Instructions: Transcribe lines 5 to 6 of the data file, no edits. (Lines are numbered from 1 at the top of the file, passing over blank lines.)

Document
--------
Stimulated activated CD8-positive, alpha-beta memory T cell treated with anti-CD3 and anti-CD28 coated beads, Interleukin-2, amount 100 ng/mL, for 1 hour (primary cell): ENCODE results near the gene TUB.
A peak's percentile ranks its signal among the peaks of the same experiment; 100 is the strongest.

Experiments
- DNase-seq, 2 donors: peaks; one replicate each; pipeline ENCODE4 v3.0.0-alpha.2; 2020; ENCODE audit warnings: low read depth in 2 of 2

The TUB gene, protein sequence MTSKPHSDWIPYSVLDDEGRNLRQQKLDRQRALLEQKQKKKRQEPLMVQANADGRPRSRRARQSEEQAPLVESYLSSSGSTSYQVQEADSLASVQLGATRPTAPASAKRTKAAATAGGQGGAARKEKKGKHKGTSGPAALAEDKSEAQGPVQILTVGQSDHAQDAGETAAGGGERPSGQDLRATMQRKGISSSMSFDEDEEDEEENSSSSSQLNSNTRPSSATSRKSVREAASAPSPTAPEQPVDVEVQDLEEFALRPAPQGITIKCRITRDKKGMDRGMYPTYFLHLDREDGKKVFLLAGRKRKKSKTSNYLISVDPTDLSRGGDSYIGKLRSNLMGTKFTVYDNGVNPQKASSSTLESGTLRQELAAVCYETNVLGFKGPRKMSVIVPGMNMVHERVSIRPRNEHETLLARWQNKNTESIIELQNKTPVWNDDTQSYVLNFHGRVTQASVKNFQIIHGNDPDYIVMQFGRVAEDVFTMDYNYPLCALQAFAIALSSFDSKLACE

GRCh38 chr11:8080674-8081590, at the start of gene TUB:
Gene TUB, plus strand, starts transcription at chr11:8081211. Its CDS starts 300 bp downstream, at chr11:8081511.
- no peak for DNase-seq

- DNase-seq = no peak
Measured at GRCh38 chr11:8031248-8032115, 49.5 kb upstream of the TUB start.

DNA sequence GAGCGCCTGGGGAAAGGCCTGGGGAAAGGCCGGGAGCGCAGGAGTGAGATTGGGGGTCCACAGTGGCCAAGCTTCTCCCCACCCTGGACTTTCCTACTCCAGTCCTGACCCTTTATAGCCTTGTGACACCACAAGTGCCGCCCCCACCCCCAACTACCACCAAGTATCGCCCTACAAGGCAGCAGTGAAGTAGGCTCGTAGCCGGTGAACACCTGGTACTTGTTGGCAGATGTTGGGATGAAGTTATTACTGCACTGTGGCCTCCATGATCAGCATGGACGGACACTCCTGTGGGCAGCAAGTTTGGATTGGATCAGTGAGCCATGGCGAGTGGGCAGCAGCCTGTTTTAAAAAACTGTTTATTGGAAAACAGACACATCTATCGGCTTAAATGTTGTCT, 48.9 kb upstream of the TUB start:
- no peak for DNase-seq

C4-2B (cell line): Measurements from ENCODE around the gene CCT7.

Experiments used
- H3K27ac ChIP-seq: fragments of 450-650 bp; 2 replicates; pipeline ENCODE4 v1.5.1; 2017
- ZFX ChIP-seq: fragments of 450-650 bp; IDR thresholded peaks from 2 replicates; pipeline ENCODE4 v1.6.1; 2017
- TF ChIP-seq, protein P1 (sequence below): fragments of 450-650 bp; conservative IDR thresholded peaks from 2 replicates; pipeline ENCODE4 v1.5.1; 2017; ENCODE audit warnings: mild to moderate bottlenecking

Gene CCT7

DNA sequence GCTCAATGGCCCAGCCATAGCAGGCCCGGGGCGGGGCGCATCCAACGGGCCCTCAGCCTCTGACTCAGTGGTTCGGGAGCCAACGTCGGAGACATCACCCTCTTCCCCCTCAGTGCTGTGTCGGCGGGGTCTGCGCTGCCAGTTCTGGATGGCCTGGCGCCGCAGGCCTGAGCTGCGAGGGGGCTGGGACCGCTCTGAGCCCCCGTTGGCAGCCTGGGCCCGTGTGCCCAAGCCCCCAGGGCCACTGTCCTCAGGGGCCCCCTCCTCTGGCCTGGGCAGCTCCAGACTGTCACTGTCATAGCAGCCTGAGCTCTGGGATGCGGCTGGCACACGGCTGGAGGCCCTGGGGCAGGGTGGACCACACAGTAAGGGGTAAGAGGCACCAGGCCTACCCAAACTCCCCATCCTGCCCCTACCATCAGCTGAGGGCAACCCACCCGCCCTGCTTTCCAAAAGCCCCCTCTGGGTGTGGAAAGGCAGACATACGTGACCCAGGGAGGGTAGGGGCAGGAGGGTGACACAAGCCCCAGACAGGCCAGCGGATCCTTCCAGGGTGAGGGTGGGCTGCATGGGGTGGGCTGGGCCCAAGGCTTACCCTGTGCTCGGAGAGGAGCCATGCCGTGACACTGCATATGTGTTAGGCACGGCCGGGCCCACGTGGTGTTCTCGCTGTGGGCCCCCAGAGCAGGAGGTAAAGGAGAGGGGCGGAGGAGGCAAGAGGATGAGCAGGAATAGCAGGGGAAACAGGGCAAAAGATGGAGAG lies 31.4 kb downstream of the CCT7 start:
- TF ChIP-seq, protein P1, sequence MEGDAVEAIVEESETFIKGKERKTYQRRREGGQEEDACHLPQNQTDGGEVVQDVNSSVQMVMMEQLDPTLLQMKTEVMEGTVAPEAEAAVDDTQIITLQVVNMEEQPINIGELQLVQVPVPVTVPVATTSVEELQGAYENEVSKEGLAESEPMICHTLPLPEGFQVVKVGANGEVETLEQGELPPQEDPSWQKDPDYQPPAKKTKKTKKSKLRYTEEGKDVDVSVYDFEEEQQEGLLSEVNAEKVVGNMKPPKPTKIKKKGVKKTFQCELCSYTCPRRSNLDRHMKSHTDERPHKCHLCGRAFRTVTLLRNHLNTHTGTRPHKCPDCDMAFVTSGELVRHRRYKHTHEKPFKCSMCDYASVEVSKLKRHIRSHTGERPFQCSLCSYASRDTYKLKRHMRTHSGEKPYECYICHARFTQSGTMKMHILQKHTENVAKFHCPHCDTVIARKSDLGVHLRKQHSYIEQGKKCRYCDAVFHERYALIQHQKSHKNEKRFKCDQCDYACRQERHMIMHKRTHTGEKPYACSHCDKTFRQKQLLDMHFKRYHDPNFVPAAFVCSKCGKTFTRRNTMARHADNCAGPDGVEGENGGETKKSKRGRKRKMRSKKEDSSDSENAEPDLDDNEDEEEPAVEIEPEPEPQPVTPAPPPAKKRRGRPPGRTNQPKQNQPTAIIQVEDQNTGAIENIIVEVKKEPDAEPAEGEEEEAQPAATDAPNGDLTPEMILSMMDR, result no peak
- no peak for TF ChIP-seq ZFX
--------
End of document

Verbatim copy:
The TUB gene, protein sequence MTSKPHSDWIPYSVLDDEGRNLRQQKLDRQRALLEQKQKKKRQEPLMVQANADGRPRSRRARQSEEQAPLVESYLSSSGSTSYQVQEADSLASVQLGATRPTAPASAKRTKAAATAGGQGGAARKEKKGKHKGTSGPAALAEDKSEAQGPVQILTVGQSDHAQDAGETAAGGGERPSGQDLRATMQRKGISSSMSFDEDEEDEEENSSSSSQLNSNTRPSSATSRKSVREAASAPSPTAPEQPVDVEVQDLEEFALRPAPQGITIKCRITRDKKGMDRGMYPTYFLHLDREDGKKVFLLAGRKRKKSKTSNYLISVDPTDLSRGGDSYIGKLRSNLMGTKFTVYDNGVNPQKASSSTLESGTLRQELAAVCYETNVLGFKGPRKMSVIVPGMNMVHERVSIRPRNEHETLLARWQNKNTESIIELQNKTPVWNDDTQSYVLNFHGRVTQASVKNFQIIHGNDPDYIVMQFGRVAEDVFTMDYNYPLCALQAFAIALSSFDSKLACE

GRCh38 chr11:8080674-8081590, at the start of gene TUB: